BEIJING, March 15 (Xinhua) -- A group of non-proliferation experts from Africa, China and the European Union (EU) urged UN member states to fix loopholes in the drafted Arms Trade Treaty (ATT) Friday.
A strong and robust ATT should be secured to prevent lives from being destroyed by the arms trade, the nine-member Africa-China-EU Expert Working Group (EWG) on Conventional Arms said in a statement ahead of UN-led negotiations on the issue scheduled for Monday.
The EWG, created in 2012, identified several weaknesses in the draft text, including the absence of many categories of conventional arms and only partial controls on ammunition.
The risk that weapons could be diverted to unauthorized end-users also needed to be taken far more seriously, said the statement, a copy of which was obtained by Xinhua.
UN member states failed last July to agree on the much-anticipated global ATT, which is designed to regulate the multi-billion-dollar business and expected to be the UN's most important attempt at conventional arms regulation.
"If countries were to adopt a common set of robust and legally binding standards, they would demonstrate not only their shared responsibility for the harmful effects of the arms trade, but also their shared interest in bringing it under control. This is the aim of the ATT and this is why we support it," the statement read.
Global trade in conventional weapons remains poorly regulated. Many governments have voiced concern over the absence of agreed rules for all countries to guide their decisions on arms transfers. Preparations to address this issue have been underway since 2006.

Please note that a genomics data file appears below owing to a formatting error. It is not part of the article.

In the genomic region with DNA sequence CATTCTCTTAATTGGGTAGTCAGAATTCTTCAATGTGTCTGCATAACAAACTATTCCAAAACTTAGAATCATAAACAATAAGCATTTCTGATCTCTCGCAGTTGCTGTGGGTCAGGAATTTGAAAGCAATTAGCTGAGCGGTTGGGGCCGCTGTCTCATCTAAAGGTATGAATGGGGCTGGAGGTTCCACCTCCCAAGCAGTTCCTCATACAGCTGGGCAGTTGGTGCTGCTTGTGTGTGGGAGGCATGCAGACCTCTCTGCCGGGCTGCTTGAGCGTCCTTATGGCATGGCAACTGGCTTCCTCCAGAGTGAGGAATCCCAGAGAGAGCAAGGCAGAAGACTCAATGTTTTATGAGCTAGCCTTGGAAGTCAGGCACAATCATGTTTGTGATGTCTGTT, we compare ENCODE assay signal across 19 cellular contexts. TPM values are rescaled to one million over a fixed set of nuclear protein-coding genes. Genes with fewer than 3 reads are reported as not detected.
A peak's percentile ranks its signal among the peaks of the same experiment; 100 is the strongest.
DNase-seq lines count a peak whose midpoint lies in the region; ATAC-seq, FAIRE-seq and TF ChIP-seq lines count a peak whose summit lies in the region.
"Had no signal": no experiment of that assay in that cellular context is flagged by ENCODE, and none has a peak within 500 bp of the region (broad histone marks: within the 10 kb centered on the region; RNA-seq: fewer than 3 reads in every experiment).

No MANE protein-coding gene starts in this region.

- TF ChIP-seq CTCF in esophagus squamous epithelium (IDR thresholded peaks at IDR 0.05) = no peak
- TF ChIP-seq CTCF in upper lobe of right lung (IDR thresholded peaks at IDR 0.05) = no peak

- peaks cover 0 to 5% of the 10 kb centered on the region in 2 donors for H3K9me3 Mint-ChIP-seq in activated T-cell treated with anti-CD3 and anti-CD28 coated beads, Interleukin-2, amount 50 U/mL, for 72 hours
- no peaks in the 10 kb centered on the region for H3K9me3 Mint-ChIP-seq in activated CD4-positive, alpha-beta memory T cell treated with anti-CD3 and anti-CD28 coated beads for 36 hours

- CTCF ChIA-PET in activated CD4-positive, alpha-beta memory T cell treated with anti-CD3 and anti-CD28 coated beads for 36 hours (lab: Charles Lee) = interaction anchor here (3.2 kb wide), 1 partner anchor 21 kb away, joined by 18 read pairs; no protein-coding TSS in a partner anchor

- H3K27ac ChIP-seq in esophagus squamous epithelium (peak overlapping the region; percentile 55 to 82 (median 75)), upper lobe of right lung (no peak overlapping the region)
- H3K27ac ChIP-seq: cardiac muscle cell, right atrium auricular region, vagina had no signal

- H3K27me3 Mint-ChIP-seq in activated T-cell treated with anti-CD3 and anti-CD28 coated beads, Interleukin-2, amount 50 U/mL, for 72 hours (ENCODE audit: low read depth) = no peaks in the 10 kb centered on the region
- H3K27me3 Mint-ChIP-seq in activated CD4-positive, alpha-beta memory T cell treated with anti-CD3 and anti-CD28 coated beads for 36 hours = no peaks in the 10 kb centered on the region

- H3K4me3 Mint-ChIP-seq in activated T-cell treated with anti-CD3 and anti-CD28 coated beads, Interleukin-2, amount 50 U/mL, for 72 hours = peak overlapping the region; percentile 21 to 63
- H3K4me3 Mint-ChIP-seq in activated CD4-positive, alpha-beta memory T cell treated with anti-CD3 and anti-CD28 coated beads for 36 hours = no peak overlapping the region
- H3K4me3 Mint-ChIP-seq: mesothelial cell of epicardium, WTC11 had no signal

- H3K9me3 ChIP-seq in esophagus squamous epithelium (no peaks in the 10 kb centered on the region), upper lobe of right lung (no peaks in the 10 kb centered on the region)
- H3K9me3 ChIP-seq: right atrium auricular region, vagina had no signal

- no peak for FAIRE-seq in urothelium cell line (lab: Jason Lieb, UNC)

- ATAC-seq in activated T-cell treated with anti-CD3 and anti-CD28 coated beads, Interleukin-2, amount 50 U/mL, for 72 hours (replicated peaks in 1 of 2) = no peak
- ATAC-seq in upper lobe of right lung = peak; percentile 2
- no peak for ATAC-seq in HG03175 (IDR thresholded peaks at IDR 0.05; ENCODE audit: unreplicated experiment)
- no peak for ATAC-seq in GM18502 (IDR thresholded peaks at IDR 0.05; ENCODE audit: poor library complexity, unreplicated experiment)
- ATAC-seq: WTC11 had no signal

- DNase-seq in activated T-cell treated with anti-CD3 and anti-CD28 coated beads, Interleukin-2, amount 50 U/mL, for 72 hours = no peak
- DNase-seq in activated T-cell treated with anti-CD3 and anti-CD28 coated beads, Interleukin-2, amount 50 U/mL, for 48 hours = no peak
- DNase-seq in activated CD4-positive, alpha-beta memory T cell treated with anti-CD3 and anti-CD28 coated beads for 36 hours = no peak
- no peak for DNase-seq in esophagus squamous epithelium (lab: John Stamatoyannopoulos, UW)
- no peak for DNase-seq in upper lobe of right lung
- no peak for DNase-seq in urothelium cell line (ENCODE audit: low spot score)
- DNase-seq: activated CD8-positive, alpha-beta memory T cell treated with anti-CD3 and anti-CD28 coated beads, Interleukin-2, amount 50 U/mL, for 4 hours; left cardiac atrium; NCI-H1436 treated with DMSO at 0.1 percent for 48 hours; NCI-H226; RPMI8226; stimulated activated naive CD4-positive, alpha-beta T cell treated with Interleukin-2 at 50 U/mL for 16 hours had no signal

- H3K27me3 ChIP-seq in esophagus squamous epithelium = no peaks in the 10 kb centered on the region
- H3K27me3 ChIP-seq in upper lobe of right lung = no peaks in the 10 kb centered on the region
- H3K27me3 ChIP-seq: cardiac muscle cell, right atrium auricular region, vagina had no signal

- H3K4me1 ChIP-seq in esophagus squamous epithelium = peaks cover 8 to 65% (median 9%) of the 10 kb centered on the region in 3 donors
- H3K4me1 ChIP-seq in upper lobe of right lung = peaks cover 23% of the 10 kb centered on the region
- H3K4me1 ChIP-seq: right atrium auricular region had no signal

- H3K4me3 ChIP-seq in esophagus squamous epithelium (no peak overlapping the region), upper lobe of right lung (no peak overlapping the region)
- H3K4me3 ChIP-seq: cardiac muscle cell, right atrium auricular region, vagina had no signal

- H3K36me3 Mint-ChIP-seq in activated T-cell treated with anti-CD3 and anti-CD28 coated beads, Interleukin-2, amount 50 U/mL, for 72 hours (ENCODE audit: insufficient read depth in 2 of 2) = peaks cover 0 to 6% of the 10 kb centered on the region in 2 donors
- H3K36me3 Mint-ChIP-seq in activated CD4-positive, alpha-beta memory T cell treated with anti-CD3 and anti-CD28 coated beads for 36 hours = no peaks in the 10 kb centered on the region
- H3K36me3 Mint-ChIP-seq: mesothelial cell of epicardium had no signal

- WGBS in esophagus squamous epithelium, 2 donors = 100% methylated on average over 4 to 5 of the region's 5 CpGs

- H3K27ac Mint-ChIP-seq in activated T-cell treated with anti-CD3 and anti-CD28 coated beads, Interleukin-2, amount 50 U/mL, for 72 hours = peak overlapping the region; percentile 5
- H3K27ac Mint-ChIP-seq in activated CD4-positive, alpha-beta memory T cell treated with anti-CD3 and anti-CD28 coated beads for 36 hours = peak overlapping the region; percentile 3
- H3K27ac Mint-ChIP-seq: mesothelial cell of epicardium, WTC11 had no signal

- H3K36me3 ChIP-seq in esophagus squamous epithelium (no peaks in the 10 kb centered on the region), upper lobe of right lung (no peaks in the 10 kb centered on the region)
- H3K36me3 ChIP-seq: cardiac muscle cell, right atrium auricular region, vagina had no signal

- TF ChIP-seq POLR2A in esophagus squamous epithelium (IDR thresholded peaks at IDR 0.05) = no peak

Arms control organizations and activists have voiced strong support for the treaty's approval and expressed grave concern over its failure.
The EWG, including three Chinese experts, has been working with an EU-supported project hosted by non-governmental organization Saferworld to promote dialogue, interaction and practical cooperation between Africa, China and the EU on conventional arms control.
China supports the international community taking necessary measures to regulate the international arms trade and combat illicit transfer and trafficking of arms, and pledges to study all relevant issues with other parties in the UN framework in a highly responsible and earnest manner, the Chinese Foreign Ministry said on its website.